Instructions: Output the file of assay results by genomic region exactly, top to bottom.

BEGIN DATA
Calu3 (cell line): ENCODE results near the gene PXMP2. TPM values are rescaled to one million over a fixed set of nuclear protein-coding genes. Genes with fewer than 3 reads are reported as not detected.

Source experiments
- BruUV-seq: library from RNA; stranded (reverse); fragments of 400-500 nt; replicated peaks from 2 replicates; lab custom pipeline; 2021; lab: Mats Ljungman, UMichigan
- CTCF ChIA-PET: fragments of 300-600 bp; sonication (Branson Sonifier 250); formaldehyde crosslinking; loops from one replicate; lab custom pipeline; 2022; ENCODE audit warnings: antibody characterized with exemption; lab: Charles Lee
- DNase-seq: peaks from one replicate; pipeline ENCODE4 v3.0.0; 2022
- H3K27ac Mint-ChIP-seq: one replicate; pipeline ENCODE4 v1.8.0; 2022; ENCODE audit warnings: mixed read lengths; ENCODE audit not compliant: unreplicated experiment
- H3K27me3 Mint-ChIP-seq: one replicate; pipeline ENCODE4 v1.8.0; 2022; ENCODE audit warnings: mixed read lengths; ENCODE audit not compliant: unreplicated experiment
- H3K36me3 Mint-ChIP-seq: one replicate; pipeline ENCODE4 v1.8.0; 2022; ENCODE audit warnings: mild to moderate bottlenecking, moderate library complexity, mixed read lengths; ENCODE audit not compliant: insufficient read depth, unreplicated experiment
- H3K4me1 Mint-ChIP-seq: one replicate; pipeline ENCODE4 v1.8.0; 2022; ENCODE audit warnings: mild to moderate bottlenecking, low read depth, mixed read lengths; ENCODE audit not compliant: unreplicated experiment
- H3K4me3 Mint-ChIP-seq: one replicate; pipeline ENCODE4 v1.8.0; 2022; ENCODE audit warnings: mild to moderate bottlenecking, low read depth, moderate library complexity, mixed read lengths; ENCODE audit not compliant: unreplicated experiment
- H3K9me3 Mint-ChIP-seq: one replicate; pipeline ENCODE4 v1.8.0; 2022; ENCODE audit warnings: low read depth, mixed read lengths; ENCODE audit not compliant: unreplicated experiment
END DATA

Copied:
Calu3 (cell line): ENCODE results near the gene PXMP2. TPM values are rescaled to one million over a fixed set of nuclear protein-coding genes. Genes with fewer than 3 reads are reported as not detected.

Source experiments
- BruUV-seq: library from RNA; stranded (reverse); fragments of 400-500 nt; replicated peaks from 2 replicates; lab custom pipeline; 2021; lab: Mats Ljungman, UMichigan
- CTCF ChIA-PET: fragments of 300-600 bp; sonication (Branson Sonifier 250); formaldehyde crosslinking; loops from one replicate; lab custom pipeline; 2022; ENCODE audit warnings: antibody characterized with exemption; lab: Charles Lee
- DNase-seq: peaks from one replicate; pipeline ENCODE4 v3.0.0; 2022
- H3K27ac Mint-ChIP-seq: one replicate; pipeline ENCODE4 v1.8.0; 2022; ENCODE audit warnings: mixed read lengths; ENCODE audit not compliant: unreplicated experiment
- H3K27me3 Mint-ChIP-seq: one replicate; pipeline ENCODE4 v1.8.0; 2022; ENCODE audit warnings: mixed read lengths; ENCODE audit not compliant: unreplicated experiment
- H3K36me3 Mint-ChIP-seq: one replicate; pipeline ENCODE4 v1.8.0; 2022; ENCODE audit warnings: mild to moderate bottlenecking, moderate library complexity, mixed read lengths; ENCODE audit not compliant: insufficient read depth, unreplicated experiment
- H3K4me1 Mint-ChIP-seq: one replicate; pipeline ENCODE4 v1.8.0; 2022; ENCODE audit warnings: mild to moderate bottlenecking, low read depth, mixed read lengths; ENCODE audit not compliant: unreplicated experiment
- H3K4me3 Mint-ChIP-seq: one replicate; pipeline ENCODE4 v1.8.0; 2022; ENCODE audit warnings: mild to moderate bottlenecking, low read depth, moderate library complexity, mixed read lengths; ENCODE audit not compliant: unreplicated experiment
- H3K9me3 Mint-ChIP-seq: one replicate; pipeline ENCODE4 v1.8.0; 2022; ENCODE audit warnings: low read depth, mixed read lengths; ENCODE audit not compliant: unreplicated experiment